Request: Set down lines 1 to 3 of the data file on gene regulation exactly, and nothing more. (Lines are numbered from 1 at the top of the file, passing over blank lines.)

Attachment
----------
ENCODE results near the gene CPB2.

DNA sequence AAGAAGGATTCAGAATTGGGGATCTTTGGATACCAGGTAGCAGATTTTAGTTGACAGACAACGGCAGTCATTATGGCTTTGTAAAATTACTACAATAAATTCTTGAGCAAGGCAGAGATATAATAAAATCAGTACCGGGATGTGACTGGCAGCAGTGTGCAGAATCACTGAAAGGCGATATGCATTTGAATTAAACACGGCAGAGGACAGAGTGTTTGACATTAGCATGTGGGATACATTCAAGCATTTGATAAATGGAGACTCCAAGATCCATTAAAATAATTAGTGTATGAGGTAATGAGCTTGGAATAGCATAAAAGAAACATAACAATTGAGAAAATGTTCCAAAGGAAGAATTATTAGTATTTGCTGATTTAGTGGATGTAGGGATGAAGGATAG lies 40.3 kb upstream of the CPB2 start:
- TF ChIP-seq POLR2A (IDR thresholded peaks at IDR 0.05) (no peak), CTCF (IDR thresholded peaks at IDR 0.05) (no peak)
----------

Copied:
ENCODE results near the gene CPB2.

DNA sequence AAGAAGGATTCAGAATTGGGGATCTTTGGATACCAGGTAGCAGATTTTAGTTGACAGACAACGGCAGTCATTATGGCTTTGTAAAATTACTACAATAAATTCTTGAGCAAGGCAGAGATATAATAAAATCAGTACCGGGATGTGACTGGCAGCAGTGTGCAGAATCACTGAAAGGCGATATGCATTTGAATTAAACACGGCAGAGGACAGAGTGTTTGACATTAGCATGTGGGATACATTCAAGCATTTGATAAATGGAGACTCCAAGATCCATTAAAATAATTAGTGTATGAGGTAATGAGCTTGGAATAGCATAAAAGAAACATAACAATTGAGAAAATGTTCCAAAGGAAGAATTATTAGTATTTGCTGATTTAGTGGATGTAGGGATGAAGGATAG lies 40.3 kb upstream of the CPB2 start:
- TF ChIP-seq POLR2A (IDR thresholded peaks at IDR 0.05) (no peak), CTCF (IDR thresholded peaks at IDR 0.05) (no peak)